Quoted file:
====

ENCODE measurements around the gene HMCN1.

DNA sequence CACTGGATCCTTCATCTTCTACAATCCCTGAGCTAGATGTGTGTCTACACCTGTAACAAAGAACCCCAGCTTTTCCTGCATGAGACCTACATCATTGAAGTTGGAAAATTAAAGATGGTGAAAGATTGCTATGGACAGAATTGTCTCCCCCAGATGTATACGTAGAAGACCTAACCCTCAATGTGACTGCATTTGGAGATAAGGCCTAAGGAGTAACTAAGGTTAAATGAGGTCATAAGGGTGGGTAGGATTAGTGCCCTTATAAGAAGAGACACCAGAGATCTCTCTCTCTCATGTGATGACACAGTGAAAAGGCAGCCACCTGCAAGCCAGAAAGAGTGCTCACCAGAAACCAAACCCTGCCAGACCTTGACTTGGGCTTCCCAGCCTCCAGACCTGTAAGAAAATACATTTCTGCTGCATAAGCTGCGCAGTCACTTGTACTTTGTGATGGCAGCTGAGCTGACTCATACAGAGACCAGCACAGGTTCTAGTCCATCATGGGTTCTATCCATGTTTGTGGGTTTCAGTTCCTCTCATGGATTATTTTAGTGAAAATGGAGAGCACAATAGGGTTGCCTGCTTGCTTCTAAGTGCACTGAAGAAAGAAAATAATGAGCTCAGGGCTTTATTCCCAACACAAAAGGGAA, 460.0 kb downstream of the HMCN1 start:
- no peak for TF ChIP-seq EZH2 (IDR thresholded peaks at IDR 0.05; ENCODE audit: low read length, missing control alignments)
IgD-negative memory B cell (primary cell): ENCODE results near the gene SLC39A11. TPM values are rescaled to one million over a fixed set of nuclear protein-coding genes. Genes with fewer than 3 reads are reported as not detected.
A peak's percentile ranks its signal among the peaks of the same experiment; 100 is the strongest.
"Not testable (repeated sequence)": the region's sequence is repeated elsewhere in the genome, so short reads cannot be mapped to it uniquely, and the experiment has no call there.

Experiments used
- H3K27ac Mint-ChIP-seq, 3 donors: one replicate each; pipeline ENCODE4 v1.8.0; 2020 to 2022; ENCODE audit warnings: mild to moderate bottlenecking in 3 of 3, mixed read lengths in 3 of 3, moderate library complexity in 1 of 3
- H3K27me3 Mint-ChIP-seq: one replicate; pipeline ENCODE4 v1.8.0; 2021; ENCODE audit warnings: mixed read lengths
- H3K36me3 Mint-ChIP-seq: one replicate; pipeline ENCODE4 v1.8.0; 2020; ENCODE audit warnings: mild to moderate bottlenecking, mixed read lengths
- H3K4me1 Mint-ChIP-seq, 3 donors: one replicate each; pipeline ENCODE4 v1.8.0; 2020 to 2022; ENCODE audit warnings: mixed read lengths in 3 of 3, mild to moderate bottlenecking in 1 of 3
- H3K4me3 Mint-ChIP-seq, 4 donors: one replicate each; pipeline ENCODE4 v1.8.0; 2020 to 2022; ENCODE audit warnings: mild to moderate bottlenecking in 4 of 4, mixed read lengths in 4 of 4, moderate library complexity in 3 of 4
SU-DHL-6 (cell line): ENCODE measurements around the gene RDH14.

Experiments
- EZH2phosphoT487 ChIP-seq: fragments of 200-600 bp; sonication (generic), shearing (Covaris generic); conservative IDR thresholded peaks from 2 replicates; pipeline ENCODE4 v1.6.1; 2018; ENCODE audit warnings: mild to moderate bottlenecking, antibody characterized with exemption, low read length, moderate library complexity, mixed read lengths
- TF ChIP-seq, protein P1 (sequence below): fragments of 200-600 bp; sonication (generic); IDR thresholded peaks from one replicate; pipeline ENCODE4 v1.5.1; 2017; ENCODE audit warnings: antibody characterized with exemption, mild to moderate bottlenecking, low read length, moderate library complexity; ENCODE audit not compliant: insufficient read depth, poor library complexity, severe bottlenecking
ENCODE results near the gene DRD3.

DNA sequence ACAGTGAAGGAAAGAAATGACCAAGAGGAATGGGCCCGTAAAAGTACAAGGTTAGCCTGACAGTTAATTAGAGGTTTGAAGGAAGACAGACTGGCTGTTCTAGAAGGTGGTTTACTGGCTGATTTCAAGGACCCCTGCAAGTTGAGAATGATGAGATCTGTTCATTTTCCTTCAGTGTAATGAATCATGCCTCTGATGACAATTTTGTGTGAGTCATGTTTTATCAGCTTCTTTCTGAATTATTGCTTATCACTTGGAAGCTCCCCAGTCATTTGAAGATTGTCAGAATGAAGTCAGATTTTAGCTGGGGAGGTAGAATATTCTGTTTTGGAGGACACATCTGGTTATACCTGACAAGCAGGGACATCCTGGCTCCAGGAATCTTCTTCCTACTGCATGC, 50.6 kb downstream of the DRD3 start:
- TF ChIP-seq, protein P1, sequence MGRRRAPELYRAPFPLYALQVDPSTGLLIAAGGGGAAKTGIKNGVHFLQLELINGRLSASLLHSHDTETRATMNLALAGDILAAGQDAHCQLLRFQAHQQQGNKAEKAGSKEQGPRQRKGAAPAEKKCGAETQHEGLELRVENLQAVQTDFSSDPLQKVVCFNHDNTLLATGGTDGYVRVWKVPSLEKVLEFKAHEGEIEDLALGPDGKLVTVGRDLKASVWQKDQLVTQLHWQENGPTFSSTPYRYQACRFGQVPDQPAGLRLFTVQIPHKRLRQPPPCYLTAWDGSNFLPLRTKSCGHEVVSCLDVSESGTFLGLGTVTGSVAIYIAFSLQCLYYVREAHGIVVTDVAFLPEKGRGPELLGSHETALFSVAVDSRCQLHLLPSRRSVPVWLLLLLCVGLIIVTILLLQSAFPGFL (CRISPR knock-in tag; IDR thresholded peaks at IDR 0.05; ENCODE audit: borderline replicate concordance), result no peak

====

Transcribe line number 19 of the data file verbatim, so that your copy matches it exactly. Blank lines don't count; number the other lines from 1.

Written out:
- TF ChIP-seq, protein P1, sequence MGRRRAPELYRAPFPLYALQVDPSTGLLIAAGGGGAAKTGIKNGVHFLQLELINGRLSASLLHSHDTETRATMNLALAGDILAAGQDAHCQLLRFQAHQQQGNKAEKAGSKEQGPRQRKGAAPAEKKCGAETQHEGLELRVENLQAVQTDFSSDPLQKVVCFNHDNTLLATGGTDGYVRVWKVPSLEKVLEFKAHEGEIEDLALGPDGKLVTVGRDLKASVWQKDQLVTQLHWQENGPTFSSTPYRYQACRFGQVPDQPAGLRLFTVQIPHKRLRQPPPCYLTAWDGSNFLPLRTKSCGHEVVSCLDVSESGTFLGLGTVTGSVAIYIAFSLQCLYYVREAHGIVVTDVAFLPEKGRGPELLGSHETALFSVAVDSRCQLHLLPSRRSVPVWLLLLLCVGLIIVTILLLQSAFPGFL (CRISPR knock-in tag; IDR thresholded peaks at IDR 0.05; ENCODE audit: borderline replicate concordance), result no peak